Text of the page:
"Goetz then established 'a pattern of fire,' deciding specifically to fire from left to right. His stated intention at that point was to 'murder [the four youths], to hurt them, to make them suffer as much as possible'. When Canty again requested money, Goetz stood up, drew his weapon, and began firing, aiming for the center of the body of each of the four. Goetz recalled that the first two he shot 'tried to run through the crowd [but] they had nowhere to run'. Goetz then turned to his right to 'go after the other two'. One of these two 'tried to run through the wall of the train, but * * * he had nowhere to go'. The other youth (Cabey) 'tried pretending that he wasn't with [the others]' by standing still, holding on to one of the subway hand straps, and not looking at Goetz. Goetz nonetheless fired his fourth shot at him. He then ran back to the first two youths to make sure they had been 'taken care of'. Seeing that they had both been shot, he spun back to check on the latter two. Goetz noticed that the youth who had been standing still was now sitting on a bench and seemed unhurt. As Goetz told the police, 'I said '[you] seem to be all right, here's another'', and he then fired the shot which severed Cabey's spinal cord. Goetz added that 'if I was a little more under self-control * * * I would have put the barrel against his forehead and fired.' He also admitted that 'if I had had more [bullets], I would have shot them again, and again, and again.'"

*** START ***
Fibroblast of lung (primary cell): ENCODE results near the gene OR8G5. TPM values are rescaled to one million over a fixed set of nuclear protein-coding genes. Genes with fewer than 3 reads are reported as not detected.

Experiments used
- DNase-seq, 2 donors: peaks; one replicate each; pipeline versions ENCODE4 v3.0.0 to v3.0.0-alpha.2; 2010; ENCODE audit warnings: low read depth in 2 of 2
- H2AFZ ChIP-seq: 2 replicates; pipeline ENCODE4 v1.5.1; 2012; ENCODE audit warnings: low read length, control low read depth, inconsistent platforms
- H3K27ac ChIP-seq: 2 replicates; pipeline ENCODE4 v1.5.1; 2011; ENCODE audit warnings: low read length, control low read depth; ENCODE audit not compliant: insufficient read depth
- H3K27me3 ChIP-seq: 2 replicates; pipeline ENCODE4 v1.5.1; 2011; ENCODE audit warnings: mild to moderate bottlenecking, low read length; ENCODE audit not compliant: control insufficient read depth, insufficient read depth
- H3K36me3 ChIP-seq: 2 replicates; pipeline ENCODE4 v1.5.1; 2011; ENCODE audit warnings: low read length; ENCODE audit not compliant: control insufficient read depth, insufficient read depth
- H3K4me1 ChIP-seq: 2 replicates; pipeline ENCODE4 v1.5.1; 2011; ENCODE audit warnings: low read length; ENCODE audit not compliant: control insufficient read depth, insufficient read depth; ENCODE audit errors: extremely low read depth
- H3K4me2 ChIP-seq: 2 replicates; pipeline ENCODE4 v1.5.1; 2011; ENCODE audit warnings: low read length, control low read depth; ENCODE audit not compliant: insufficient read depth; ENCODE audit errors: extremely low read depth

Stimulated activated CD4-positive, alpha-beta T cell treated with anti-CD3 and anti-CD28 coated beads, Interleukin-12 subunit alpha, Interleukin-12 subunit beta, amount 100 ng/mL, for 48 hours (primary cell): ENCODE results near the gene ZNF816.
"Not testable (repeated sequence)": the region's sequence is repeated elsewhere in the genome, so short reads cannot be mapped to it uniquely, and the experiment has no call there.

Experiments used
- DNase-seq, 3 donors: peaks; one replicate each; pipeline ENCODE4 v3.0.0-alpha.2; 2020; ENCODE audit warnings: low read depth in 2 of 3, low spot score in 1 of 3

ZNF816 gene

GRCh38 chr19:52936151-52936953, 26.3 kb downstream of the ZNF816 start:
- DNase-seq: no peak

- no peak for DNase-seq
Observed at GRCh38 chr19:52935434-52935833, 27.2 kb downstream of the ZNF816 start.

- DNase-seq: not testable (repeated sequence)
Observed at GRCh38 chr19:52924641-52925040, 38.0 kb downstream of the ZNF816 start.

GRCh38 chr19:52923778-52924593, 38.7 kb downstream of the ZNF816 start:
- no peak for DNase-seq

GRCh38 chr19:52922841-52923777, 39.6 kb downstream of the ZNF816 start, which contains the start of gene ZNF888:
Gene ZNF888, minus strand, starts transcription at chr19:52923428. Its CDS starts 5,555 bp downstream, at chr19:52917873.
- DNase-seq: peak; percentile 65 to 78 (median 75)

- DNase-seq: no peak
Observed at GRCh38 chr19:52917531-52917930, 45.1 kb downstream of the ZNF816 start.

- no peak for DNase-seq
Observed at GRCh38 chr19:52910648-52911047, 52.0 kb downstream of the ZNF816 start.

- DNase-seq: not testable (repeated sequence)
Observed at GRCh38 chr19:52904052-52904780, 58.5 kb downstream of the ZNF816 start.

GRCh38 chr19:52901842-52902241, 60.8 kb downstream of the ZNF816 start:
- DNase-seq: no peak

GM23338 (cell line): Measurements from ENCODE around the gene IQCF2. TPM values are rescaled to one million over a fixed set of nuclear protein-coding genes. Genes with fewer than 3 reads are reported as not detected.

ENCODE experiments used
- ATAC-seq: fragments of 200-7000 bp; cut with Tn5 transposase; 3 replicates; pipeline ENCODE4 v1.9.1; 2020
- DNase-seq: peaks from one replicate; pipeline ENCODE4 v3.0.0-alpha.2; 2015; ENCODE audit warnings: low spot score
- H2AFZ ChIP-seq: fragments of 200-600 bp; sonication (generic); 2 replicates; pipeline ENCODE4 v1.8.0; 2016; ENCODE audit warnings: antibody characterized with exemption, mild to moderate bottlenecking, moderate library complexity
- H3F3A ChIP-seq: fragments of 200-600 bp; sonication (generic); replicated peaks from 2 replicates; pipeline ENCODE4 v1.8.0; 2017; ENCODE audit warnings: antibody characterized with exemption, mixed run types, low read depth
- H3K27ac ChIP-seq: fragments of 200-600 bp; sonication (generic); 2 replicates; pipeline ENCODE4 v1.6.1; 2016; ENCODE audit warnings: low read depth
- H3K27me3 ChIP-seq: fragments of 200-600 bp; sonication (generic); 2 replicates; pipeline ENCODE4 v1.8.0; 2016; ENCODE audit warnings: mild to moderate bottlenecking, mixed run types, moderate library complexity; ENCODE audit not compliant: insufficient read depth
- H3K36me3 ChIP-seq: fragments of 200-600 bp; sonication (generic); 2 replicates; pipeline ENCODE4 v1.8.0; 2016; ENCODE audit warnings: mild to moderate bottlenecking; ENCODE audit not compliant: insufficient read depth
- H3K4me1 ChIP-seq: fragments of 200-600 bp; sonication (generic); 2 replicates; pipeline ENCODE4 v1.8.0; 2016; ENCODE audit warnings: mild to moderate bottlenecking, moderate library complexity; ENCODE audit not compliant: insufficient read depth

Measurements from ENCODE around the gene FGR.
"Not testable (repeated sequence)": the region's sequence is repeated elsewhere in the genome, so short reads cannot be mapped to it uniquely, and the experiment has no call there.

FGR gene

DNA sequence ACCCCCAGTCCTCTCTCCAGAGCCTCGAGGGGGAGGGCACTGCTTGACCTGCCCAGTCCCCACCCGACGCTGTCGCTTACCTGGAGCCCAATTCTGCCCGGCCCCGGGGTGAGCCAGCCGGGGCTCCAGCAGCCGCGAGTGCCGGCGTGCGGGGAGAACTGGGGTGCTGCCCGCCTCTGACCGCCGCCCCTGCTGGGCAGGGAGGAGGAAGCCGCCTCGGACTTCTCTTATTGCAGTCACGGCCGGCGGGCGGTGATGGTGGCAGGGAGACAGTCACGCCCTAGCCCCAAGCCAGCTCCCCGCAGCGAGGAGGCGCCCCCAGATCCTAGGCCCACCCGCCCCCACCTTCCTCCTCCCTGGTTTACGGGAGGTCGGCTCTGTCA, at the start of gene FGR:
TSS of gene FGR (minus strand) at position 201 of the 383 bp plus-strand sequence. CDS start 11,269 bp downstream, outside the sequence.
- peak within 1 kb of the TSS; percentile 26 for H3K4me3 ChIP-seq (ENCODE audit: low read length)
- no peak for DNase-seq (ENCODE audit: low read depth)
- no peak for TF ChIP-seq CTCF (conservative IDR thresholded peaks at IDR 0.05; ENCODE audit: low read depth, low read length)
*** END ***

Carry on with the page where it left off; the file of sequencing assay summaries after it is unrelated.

Goetz's appeal occurred after indictment, before trial. He sought a ruling on jury instructions for self-defense. New York's self-defence statute requires that the force used in self-defense be "reasonable." Goetz argued that this should be a subjective rather than an objective standard. In other words, the question the Jury should be asked shouldn't be, "Would a reasonable person have reacted the way Goetz did in this situation?" but rather, "Was Goetz reacting in a way that he considered reasonable?"